London [UK], Feb. 6 : Seven percent of Australia's Catholic priests were accused of abusing children in the six decades since 1950, according to new data from the Royal Commission.
On Monday, the commission into institutional responses to child sexual abuse released damning statistics on the scale of the crisis within the Catholic Church, reports the Guardian.
The numbers confirm the extent of sexual predation already suggested by four years of royal commission hearings involving the church, which are now entering their final weeks.
Up to 15 percent of priests in some dioceses were alleged perpetrators between 1950 and 2015, with abusers most prevalent in the dioceses of Sale and Sandhurst in Victoria, Port Pirie in South Australia, and Lismore and Wollongong in New South Wales.
The numbers were even worse in some national Catholic orders. By far the worst was the order of the St. John of God Brothers, where a staggering 40 percent of religious brothers are believed to have abused children.
Twenty-two percent of Christian Brothers and 20 percent of Marist Brothers, both orders that run schools, were alleged perpetrators.
More than one in five priests in the Benedictine community of New Norcia were alleged perpetrators, while 17.2 percent of clergy were accused of crimes against children in the Salesians of Don Bosco order.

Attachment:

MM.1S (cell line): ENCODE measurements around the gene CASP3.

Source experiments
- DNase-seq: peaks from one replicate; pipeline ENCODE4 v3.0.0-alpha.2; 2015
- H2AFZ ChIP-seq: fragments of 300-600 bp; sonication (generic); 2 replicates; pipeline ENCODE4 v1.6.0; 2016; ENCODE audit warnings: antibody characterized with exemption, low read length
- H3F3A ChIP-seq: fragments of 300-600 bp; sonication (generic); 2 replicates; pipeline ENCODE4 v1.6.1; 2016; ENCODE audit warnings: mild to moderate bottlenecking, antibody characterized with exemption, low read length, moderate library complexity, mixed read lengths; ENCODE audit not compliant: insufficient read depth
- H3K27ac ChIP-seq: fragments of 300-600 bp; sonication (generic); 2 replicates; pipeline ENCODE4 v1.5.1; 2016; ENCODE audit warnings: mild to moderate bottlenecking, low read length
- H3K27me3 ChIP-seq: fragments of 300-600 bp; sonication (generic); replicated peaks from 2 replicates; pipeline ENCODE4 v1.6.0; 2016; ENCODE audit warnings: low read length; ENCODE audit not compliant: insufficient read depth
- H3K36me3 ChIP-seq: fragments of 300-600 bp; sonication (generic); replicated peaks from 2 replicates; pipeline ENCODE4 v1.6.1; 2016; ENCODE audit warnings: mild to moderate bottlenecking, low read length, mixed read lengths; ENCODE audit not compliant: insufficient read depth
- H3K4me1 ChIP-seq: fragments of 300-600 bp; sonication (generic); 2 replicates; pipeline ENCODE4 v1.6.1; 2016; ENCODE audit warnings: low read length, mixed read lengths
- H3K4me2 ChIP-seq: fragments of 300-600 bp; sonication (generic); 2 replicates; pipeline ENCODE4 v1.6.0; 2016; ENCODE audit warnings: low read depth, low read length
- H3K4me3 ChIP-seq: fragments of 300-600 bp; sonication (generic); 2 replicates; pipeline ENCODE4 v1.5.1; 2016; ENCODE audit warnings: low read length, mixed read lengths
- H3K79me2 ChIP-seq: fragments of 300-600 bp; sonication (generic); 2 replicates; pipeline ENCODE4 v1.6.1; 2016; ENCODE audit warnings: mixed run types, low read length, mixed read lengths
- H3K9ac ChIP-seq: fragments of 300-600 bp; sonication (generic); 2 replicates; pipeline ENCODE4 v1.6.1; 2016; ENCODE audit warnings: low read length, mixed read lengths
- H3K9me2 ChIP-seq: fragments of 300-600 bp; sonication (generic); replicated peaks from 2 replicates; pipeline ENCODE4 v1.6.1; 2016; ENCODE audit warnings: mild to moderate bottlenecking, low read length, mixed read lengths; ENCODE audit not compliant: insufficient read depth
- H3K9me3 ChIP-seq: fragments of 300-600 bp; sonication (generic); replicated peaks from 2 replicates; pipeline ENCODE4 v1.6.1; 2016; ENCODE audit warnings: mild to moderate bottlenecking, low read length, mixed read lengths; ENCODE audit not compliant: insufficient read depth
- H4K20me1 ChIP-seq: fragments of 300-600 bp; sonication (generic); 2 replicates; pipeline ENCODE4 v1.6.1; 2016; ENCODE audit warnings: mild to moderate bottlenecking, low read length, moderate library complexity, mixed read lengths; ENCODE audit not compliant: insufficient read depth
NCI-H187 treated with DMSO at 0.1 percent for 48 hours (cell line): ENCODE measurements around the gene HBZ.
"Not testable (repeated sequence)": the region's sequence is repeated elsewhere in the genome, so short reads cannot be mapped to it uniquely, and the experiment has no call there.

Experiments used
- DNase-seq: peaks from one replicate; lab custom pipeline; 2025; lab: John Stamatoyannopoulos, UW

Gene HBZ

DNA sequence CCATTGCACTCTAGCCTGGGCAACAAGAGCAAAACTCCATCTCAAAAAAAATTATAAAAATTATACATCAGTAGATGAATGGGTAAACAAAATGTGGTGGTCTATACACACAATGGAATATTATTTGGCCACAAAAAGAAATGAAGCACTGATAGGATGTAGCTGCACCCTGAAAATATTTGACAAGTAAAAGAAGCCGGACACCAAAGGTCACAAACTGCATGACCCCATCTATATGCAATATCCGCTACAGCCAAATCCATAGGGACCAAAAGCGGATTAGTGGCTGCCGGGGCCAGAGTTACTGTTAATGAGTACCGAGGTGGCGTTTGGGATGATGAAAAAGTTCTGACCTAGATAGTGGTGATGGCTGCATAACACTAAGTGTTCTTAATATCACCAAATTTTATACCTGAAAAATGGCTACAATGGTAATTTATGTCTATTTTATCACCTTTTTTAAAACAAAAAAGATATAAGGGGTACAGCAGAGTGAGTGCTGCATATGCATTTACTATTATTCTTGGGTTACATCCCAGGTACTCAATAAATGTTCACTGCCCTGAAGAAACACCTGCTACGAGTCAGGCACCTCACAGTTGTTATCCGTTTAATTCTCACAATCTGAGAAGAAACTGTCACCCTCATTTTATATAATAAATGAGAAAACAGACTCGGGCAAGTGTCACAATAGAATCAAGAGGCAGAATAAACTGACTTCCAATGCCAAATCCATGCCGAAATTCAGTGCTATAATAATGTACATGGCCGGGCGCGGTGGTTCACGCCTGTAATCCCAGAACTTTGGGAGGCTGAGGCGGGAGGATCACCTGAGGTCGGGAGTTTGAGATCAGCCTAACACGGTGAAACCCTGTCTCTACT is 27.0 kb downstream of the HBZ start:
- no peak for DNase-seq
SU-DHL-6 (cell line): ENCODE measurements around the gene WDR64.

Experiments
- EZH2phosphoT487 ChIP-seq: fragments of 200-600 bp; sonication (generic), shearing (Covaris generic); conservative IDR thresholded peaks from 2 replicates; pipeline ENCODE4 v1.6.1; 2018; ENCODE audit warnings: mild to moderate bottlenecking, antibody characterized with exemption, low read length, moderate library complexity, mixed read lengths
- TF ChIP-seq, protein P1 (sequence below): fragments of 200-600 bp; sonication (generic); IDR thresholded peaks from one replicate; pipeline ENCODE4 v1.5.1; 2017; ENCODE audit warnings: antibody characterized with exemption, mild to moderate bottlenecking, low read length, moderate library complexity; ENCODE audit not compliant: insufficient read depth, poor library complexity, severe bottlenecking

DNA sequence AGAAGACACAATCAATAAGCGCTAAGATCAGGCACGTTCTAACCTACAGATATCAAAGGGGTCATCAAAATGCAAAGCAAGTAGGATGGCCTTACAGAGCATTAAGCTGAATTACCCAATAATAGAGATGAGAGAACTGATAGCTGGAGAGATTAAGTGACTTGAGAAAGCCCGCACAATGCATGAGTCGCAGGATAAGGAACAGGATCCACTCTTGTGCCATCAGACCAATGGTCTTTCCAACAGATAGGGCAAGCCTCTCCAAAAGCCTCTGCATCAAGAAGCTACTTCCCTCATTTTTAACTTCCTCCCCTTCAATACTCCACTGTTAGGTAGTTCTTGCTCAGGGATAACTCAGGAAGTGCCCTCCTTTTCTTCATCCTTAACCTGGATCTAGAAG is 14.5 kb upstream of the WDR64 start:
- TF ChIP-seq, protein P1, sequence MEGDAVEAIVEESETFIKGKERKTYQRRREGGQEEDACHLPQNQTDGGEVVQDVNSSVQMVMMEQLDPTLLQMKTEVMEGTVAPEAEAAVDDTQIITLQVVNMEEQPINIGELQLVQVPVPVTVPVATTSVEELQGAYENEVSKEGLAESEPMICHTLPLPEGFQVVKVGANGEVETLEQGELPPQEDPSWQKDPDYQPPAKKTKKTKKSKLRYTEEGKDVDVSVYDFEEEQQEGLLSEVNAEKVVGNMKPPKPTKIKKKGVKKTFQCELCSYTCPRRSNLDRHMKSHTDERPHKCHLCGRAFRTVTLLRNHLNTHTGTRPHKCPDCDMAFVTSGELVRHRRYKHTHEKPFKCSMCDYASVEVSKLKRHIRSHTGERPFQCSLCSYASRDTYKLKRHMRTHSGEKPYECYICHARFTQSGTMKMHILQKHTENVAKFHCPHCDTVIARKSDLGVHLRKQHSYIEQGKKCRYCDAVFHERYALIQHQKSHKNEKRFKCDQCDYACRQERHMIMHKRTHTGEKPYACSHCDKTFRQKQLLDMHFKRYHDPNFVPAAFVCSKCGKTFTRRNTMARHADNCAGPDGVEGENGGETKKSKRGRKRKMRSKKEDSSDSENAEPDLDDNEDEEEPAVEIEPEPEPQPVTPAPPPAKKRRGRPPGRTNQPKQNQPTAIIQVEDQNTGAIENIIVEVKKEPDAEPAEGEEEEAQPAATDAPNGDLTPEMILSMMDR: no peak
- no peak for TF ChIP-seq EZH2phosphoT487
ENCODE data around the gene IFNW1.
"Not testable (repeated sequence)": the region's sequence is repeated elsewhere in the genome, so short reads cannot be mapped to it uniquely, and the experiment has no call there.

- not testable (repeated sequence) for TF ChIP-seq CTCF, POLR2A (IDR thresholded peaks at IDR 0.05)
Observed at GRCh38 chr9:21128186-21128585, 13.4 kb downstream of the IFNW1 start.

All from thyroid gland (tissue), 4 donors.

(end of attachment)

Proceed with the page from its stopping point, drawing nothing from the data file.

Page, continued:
In total, between 1980 and 2015, 4,444 people alleged incidents of child sexual abuse relating to 93 Catholic Church authorities.
The abuse allegedly took place in more than 1,000 institutions. The average age of victims was 10.5 for girls and 11.6 for boys. Almost 1,900 perpetrators were identified and another 500 remained unidentified. Thirty-two per cent were religious brothers, 30 percent were priests, 29 percent were lay people and five percent were religious sisters.
The royal commission said 37 percent of all private sessions it held with survivors from all institutions related to abuse in the Catholic Church.
The figures were revealed by senior counsel assisting, Gail Furness. She also revealed that the Holy See had refused to hand over documents involving Australian priests accused of abuse.
Furness said the responses of Catholic diocese and orders across the country were "depressingly similar".
The church's Truth, Justice and Healing council, set up to coordinate the church's response to the crisis, said the data without doubt "undermines the image and credibility of the priesthood".
"The data is an indictment on the priests and religious who abused these children. It also reflects on the church leaders who at times failed to take steps to deal with the abusers, failed to call them to order and failed to deal with them in accordance with the law," said council chief executive Francis Sullivan.
He described the abuse as a "massive failure" of the church and as a corruption of the gospel. "As Catholics, we hang our heads in shame," he said..